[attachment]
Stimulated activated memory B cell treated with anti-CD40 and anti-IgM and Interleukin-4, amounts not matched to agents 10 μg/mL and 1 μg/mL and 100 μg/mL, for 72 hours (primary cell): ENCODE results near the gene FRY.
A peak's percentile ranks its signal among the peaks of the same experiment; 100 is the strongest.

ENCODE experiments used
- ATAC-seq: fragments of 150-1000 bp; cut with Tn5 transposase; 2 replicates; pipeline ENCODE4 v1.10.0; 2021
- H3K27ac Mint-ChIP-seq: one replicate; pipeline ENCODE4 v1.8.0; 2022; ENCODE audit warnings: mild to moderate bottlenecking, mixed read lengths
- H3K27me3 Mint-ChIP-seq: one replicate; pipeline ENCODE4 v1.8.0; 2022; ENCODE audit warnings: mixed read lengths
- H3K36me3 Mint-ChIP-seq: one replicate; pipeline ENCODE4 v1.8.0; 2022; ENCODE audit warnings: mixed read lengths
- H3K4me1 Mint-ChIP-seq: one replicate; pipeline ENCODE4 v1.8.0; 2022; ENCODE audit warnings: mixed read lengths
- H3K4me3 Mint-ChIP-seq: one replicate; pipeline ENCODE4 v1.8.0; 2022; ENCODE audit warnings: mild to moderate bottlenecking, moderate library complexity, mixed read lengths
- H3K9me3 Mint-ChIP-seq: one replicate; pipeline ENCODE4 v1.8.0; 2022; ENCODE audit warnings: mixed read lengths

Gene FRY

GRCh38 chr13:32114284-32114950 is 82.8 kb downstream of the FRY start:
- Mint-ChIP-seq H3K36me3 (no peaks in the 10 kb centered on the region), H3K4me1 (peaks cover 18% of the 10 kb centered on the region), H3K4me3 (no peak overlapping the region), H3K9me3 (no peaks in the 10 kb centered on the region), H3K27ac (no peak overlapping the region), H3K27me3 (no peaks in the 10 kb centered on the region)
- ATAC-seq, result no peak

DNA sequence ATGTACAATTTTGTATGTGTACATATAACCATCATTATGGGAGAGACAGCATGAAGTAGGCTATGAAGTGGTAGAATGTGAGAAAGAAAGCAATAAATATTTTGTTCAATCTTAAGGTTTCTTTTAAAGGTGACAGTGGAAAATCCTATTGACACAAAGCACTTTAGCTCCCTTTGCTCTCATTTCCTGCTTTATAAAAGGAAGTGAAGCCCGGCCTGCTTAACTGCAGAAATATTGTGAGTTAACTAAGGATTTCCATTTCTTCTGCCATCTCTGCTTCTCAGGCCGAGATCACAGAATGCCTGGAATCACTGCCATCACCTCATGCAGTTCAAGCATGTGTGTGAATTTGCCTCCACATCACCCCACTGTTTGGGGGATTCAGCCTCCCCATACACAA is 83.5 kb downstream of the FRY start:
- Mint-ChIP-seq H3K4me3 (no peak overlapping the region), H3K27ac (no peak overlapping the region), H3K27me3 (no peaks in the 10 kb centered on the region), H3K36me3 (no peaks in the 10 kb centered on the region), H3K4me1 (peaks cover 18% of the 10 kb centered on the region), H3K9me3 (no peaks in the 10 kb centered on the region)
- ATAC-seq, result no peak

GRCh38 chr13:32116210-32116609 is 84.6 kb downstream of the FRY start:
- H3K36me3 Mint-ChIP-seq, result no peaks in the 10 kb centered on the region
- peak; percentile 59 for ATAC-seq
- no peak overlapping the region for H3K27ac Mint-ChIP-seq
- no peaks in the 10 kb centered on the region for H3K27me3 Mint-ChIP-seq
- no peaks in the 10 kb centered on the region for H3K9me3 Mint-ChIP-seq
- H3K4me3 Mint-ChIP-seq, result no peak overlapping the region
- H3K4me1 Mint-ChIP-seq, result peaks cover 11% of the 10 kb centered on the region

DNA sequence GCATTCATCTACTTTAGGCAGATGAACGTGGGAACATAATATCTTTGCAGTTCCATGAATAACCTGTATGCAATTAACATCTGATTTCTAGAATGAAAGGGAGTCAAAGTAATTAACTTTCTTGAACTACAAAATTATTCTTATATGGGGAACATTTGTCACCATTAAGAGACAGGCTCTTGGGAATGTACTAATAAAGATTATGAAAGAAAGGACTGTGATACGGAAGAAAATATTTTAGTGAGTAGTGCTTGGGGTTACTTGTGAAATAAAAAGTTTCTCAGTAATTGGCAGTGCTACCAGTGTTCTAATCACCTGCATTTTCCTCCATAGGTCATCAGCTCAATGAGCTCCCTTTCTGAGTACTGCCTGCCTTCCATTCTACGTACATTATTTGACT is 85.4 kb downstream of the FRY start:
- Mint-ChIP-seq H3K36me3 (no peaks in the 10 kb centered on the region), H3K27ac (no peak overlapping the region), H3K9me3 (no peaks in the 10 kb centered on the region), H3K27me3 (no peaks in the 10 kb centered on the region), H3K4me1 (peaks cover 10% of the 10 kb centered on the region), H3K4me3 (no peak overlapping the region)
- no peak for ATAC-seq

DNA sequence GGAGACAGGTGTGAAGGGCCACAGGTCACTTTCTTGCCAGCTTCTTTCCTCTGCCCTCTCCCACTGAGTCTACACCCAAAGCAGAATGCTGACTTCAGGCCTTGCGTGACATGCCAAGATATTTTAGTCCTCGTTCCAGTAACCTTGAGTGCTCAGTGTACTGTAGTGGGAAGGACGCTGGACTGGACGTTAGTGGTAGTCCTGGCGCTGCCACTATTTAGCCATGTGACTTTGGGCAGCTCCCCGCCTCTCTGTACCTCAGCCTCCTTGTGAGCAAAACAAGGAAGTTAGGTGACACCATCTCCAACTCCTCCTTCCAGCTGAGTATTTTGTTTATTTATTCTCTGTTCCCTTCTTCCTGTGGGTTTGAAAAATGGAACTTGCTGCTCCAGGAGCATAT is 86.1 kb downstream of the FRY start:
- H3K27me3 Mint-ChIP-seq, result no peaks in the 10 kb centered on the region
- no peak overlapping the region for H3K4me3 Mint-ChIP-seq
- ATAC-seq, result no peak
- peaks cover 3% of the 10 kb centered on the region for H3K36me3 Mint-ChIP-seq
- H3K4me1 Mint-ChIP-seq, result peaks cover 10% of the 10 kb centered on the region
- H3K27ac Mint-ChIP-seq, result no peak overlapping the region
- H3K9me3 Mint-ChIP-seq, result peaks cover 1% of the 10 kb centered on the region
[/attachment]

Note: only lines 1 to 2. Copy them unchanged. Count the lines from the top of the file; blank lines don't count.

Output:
Stimulated activated memory B cell treated with anti-CD40 and anti-IgM and Interleukin-4, amounts not matched to agents 10 μg/mL and 1 μg/mL and 100 μg/mL, for 72 hours (primary cell): ENCODE results near the gene FRY.
A peak's percentile ranks its signal among the peaks of the same experiment; 100 is the strongest.